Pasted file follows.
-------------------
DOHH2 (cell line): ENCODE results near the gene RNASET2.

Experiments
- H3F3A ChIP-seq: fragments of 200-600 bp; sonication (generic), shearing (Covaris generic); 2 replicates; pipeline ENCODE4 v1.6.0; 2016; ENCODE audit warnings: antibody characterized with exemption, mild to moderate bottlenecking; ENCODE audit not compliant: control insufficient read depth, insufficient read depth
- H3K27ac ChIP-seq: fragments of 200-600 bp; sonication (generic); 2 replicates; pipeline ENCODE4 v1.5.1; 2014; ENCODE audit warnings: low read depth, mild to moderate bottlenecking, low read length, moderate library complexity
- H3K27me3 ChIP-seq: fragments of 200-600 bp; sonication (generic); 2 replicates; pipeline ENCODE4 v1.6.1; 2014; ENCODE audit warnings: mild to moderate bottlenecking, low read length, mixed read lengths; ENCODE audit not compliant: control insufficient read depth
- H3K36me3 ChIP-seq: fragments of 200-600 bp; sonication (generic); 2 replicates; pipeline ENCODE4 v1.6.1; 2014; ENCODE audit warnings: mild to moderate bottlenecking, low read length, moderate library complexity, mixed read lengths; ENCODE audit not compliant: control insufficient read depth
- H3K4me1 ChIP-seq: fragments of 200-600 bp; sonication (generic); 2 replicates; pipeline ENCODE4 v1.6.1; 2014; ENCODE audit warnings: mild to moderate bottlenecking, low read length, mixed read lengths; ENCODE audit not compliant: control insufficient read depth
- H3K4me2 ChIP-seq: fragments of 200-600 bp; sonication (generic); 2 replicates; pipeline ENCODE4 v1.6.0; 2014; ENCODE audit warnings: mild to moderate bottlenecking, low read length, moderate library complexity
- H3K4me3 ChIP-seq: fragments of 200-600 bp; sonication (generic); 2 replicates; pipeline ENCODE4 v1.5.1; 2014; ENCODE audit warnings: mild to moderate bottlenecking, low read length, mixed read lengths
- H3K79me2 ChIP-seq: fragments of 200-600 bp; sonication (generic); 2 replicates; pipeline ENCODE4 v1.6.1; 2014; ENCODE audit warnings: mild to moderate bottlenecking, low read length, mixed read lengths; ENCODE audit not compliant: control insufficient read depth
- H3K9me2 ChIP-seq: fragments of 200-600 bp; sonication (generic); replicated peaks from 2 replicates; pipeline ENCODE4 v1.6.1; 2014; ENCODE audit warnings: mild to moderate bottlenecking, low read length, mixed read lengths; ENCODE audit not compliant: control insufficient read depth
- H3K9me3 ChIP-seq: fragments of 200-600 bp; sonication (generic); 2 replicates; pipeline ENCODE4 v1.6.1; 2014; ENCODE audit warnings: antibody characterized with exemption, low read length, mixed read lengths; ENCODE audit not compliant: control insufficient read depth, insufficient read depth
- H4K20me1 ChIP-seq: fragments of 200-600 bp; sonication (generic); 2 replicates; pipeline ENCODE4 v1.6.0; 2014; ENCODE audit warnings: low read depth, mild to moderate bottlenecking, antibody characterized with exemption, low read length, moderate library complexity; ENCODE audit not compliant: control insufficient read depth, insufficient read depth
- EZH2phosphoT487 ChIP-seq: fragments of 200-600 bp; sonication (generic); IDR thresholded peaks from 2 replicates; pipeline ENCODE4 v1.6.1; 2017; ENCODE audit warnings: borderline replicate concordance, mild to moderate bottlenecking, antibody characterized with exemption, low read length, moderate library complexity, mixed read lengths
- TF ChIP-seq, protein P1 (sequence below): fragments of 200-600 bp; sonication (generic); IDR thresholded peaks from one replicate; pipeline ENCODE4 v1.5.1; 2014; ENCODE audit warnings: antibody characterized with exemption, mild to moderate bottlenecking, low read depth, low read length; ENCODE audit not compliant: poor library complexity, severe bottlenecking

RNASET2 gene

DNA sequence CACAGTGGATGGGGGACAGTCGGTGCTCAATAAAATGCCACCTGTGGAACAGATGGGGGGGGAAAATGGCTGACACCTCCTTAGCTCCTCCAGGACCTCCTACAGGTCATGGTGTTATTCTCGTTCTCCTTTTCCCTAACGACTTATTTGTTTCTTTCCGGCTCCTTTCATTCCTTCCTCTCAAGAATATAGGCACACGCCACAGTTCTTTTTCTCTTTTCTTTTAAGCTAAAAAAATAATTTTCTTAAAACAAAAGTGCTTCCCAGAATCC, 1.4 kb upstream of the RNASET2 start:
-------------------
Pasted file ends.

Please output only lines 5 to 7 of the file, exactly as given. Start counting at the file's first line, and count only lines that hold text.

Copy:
- H3K27me3 ChIP-seq: fragments of 200-600 bp; sonication (generic); 2 replicates; pipeline ENCODE4 v1.6.1; 2014; ENCODE audit warnings: mild to moderate bottlenecking, low read length, mixed read lengths; ENCODE audit not compliant: control insufficient read depth
- H3K36me3 ChIP-seq: fragments of 200-600 bp; sonication (generic); 2 replicates; pipeline ENCODE4 v1.6.1; 2014; ENCODE audit warnings: mild to moderate bottlenecking, low read length, moderate library complexity, mixed read lengths; ENCODE audit not compliant: control insufficient read depth
- H3K4me1 ChIP-seq: fragments of 200-600 bp; sonication (generic); 2 replicates; pipeline ENCODE4 v1.6.1; 2014; ENCODE audit warnings: mild to moderate bottlenecking, low read length, mixed read lengths; ENCODE audit not compliant: control insufficient read depth